2015_MonthlyPrecip

We got our first heavy rain last week and there was quite a bit of burn scar flooding and several mud slides. We are close to reaching our monthly average halfway through the month.

No two El Ninos are the same. In 1983, most of the heavy rain and flooding in Los Angeles came in the month of March. In 1998, six storms brought more than 13 inches of rain in February. On average, we get six storms throughout an entire year.

3Vert_ENSO

If you are wondering how much rain we need to erase the deficit in Southern California, we’ve got a long way to go.

2015_DroughtDeficit

Our El Nino will end up being the strongest or second strongest on record, and comparing the top five the range in rain amounts is between 20″ and 30″. So, unless we break a record, we’ll still have a deficit, but of course the more rain we get the better.

2015_Significant El Ninos

As of mid January our current El Nino is tied with 1997/98 and peaking right now.

 

El Nino Index

 

 

El Niño strengthening and what that means for us in Southern California
July 7, 2015

2015_El Nino Strength

The latest El Niño forecast is in and it is looking more and more likely that we are in for a very strong El Niño through the winter of 2015-16.  There is even a 60% chance that we could experience the strongest El Niño in modern times.  So what does this mean for California and especially our drought?  Keep reading and I’ll try and answer this question.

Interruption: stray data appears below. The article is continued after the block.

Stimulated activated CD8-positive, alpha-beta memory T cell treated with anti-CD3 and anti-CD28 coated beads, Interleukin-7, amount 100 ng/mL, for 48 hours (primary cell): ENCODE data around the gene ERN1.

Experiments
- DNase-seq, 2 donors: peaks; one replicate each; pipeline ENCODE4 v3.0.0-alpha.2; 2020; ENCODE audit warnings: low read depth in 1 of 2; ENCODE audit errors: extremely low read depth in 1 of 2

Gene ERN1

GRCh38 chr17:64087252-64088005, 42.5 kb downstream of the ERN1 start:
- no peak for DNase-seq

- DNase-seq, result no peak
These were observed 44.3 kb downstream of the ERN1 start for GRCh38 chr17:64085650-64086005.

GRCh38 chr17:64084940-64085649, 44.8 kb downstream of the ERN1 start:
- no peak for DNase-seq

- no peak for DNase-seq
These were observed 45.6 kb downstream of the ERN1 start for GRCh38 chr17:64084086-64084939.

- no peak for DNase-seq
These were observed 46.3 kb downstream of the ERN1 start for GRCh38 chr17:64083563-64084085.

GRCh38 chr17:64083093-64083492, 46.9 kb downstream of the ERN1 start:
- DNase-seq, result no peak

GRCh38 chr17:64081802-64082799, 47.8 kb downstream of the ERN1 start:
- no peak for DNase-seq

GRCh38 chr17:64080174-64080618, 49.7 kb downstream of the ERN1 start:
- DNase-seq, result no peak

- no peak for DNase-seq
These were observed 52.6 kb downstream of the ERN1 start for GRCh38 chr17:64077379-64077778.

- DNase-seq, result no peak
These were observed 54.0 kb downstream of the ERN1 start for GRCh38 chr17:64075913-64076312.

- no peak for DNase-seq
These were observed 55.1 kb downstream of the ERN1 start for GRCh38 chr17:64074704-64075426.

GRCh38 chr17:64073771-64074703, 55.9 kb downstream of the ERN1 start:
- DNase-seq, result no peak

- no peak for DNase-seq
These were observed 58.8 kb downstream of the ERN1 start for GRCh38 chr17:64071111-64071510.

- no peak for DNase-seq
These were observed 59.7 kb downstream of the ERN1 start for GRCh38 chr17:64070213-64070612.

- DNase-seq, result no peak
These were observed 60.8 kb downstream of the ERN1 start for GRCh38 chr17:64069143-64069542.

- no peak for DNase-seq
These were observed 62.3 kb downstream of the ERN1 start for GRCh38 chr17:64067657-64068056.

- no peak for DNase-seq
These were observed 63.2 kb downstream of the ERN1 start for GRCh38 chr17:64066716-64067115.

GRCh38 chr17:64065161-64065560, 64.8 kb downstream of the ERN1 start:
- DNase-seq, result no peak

ElNino_Forecast

The above image is the latest forecast for El Niño.  This shows the different models and what they are projecting.  As you can see, almost all of them are forecasting a strong El Niño with some even above the record El Niño of 1997.

2015_El Nino Rainfall

Of course the big question is: Will we get enough rain in the winter to get out of our horrific drought in California or at least make a big dent in it?  One of the biggest misconceptions when it comes to El Niño is it ALWAYS brings rain.  There is the belief that every El Niño will be like 1997-98 or 1983-83 when downtown Los Angeles received 30 plus inches of rain during the water year.  The atmosphere is not that simple.  Some El Niño seasons have been dry, some wet, and others are somewhere around average.  Going back through 1950, we have seen 22 seasons with an El Niño, 12 had above-average rainfall and 10 were below-average.  This data shows a slight trend toward wet winters, but you can see it is far from a guarantee.  This is the part of El Niño that is impossible to predict.

2015_Significant El Ninos

However, the one strong correlation to getting the rain we need is if we get a significantly strong El Niño.  Check out the above graph and how all significant years brought well above average rain amounts.  If El Niño forecast continues in this direction I do think we will receive a tremendous amount of rain this upcoming winter.  To get out of our drought in California we need widespread amounts of two feet just to get back to normal.  If we get that in one season we’ll get flooding and mud slides.  We also need more than just rain.  We need our northern California mountains to get snow.  A concern I have is, if the temperatures are too warm, we’ll get a lot of rain but no snow.  The snow in the Northern Sierras is our year-round water supply for families and farmers.

ElNino_Compare

Check out how our July water temperatures compare to the El Niño of 1997.  That year was warmer and more widespread from the waters of South America, but the two are fairly close.  An interesting note: Hurricane Dolores was able to keep its circulation as it moved closer to southern California because the warmer waters in North America kept it from completely dying.  It was Dolores, along with a monsoonal flow, that brought about record-setting rain July 18th and 19th.